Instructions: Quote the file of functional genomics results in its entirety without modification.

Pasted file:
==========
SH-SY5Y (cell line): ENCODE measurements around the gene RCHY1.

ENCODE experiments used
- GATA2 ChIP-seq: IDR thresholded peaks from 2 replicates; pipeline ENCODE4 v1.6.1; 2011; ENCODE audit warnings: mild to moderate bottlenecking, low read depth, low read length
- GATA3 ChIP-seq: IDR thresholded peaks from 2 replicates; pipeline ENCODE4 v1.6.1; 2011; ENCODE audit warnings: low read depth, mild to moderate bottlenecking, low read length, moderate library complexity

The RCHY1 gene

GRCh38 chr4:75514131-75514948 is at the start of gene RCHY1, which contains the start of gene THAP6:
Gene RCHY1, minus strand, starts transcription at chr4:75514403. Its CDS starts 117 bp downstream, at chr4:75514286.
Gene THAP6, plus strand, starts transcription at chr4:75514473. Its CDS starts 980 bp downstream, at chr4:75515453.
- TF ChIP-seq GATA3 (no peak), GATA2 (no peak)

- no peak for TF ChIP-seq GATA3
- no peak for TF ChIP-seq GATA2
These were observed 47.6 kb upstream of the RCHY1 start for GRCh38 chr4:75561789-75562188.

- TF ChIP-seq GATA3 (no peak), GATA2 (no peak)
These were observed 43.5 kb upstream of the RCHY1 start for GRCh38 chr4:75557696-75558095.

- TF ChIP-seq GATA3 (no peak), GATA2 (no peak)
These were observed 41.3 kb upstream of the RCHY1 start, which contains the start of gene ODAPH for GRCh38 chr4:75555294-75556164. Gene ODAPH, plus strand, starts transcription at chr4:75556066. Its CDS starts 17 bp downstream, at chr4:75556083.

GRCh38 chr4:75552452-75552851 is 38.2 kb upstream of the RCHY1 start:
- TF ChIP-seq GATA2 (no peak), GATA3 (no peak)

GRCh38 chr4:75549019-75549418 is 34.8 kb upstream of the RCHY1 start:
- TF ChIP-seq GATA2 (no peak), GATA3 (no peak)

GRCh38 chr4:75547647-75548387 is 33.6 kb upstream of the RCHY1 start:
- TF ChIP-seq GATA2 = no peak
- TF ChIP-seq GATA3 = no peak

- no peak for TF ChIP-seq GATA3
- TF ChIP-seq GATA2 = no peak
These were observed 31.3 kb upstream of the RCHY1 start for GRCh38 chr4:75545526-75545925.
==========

SH-SY5Y (cell line): ENCODE measurements around the gene RCHY1.

ENCODE experiments used
- GATA2 ChIP-seq: IDR thresholded peaks from 2 replicates; pipeline ENCODE4 v1.6.1; 2011; ENCODE audit warnings: mild to moderate bottlenecking, low read depth, low read length
- GATA3 ChIP-seq: IDR thresholded peaks from 2 replicates; pipeline ENCODE4 v1.6.1; 2011; ENCODE audit warnings: low read depth, mild to moderate bottlenecking, low read length, moderate library complexity

The RCHY1 gene

GRCh38 chr4:75514131-75514948 is at the start of gene RCHY1, which contains the start of gene THAP6:
Gene RCHY1, minus strand, starts transcription at chr4:75514403. Its CDS starts 117 bp downstream, at chr4:75514286.
Gene THAP6, plus strand, starts transcription at chr4:75514473. Its CDS starts 980 bp downstream, at chr4:75515453.
- TF ChIP-seq GATA3 (no peak), GATA2 (no peak)

- no peak for TF ChIP-seq GATA3
- no peak for TF ChIP-seq GATA2
These were observed 47.6 kb upstream of the RCHY1 start for GRCh38 chr4:75561789-75562188.

- TF ChIP-seq GATA3 (no peak), GATA2 (no peak)
These were observed 43.5 kb upstream of the RCHY1 start for GRCh38 chr4:75557696-75558095.

- TF ChIP-seq GATA3 (no peak), GATA2 (no peak)
These were observed 41.3 kb upstream of the RCHY1 start, which contains the start of gene ODAPH for GRCh38 chr4:75555294-75556164. Gene ODAPH, plus strand, starts transcription at chr4:75556066. Its CDS starts 17 bp downstream, at chr4:75556083.

GRCh38 chr4:75552452-75552851 is 38.2 kb upstream of the RCHY1 start:
- TF ChIP-seq GATA2 (no peak), GATA3 (no peak)

GRCh38 chr4:75549019-75549418 is 34.8 kb upstream of the RCHY1 start:
- TF ChIP-seq GATA2 (no peak), GATA3 (no peak)

GRCh38 chr4:75547647-75548387 is 33.6 kb upstream of the RCHY1 start:
- TF ChIP-seq GATA2 = no peak
- TF ChIP-seq GATA3 = no peak

- no peak for TF ChIP-seq GATA3
- TF ChIP-seq GATA2 = no peak
These were observed 31.3 kb upstream of the RCHY1 start for GRCh38 chr4:75545526-75545925.